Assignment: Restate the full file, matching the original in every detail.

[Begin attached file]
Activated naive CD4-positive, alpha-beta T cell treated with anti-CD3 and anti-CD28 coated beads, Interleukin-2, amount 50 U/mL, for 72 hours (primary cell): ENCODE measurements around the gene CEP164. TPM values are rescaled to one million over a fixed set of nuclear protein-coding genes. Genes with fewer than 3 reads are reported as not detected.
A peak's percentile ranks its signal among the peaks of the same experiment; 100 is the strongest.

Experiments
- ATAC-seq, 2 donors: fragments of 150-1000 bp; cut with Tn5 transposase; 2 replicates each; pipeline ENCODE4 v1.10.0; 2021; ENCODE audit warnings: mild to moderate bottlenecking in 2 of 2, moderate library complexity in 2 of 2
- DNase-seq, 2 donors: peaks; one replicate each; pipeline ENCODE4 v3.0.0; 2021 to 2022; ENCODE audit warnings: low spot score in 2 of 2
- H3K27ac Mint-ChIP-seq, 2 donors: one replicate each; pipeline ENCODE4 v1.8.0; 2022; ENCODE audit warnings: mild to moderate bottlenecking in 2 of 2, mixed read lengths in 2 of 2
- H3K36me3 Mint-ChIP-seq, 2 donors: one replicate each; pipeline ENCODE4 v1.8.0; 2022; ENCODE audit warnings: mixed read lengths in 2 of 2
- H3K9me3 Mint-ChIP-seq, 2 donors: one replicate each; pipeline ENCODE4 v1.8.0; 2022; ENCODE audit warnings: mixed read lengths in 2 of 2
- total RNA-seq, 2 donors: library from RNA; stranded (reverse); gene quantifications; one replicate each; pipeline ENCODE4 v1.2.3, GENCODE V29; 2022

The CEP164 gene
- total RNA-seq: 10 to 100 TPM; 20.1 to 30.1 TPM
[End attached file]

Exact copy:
Activated naive CD4-positive, alpha-beta T cell treated with anti-CD3 and anti-CD28 coated beads, Interleukin-2, amount 50 U/mL, for 72 hours (primary cell): ENCODE measurements around the gene CEP164. TPM values are rescaled to one million over a fixed set of nuclear protein-coding genes. Genes with fewer than 3 reads are reported as not detected.
A peak's percentile ranks its signal among the peaks of the same experiment; 100 is the strongest.

Experiments
- ATAC-seq, 2 donors: fragments of 150-1000 bp; cut with Tn5 transposase; 2 replicates each; pipeline ENCODE4 v1.10.0; 2021; ENCODE audit warnings: mild to moderate bottlenecking in 2 of 2, moderate library complexity in 2 of 2
- DNase-seq, 2 donors: peaks; one replicate each; pipeline ENCODE4 v3.0.0; 2021 to 2022; ENCODE audit warnings: low spot score in 2 of 2
- H3K27ac Mint-ChIP-seq, 2 donors: one replicate each; pipeline ENCODE4 v1.8.0; 2022; ENCODE audit warnings: mild to moderate bottlenecking in 2 of 2, mixed read lengths in 2 of 2
- H3K36me3 Mint-ChIP-seq, 2 donors: one replicate each; pipeline ENCODE4 v1.8.0; 2022; ENCODE audit warnings: mixed read lengths in 2 of 2
- H3K9me3 Mint-ChIP-seq, 2 donors: one replicate each; pipeline ENCODE4 v1.8.0; 2022; ENCODE audit warnings: mixed read lengths in 2 of 2
- total RNA-seq, 2 donors: library from RNA; stranded (reverse); gene quantifications; one replicate each; pipeline ENCODE4 v1.2.3, GENCODE V29; 2022

The CEP164 gene
- total RNA-seq: 10 to 100 TPM; 20.1 to 30.1 TPM